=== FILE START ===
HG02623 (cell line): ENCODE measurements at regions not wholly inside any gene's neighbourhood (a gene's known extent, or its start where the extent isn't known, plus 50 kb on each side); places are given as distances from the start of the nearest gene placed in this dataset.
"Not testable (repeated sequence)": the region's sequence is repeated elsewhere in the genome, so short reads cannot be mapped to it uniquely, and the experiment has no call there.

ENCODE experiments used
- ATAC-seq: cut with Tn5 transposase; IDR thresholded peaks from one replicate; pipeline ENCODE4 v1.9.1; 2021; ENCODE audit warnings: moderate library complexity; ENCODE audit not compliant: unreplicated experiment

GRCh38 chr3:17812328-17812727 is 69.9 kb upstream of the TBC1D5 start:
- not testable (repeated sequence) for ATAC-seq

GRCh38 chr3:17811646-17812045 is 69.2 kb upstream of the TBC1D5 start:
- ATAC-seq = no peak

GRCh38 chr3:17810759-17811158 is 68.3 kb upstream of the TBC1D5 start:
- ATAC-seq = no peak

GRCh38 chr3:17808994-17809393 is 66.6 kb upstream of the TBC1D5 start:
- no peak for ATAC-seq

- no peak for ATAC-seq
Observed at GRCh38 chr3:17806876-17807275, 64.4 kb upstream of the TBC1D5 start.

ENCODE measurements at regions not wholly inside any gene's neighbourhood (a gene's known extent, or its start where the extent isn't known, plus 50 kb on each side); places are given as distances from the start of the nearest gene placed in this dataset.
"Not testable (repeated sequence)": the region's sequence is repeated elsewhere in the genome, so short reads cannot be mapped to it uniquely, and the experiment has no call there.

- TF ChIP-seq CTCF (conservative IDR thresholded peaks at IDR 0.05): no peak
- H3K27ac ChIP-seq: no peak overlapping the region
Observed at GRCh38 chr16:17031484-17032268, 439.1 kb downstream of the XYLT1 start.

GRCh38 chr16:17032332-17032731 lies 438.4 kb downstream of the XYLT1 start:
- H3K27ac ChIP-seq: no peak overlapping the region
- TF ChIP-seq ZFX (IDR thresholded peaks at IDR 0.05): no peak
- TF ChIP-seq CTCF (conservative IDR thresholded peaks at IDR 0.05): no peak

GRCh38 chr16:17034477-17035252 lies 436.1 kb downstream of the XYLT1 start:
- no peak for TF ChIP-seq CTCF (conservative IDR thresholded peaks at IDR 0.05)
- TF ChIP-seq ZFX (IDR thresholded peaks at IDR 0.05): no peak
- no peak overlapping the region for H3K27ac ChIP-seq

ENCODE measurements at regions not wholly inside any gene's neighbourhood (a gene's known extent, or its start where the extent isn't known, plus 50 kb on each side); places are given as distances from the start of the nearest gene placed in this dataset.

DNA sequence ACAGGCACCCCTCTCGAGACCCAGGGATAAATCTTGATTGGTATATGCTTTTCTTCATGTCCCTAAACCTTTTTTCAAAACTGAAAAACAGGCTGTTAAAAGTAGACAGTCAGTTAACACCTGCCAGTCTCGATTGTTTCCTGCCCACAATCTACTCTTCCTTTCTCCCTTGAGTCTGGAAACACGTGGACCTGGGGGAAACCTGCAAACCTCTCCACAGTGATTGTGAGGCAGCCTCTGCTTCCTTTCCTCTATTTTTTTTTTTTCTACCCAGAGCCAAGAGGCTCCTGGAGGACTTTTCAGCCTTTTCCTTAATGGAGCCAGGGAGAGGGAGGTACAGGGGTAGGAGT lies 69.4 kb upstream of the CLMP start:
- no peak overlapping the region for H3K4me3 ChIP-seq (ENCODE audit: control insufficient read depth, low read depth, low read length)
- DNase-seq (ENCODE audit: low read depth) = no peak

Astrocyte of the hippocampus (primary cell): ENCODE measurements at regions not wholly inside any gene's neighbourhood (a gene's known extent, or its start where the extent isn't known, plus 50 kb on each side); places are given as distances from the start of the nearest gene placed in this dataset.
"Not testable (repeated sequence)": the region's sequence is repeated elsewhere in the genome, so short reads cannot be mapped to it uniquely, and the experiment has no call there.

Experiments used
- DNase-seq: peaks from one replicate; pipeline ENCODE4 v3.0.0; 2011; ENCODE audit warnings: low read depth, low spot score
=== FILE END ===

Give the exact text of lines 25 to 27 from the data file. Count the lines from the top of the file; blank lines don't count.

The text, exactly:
- no peak for TF ChIP-seq CTCF (conservative IDR thresholded peaks at IDR 0.05)
- TF ChIP-seq ZFX (IDR thresholded peaks at IDR 0.05): no peak
- no peak overlapping the region for H3K27ac ChIP-seq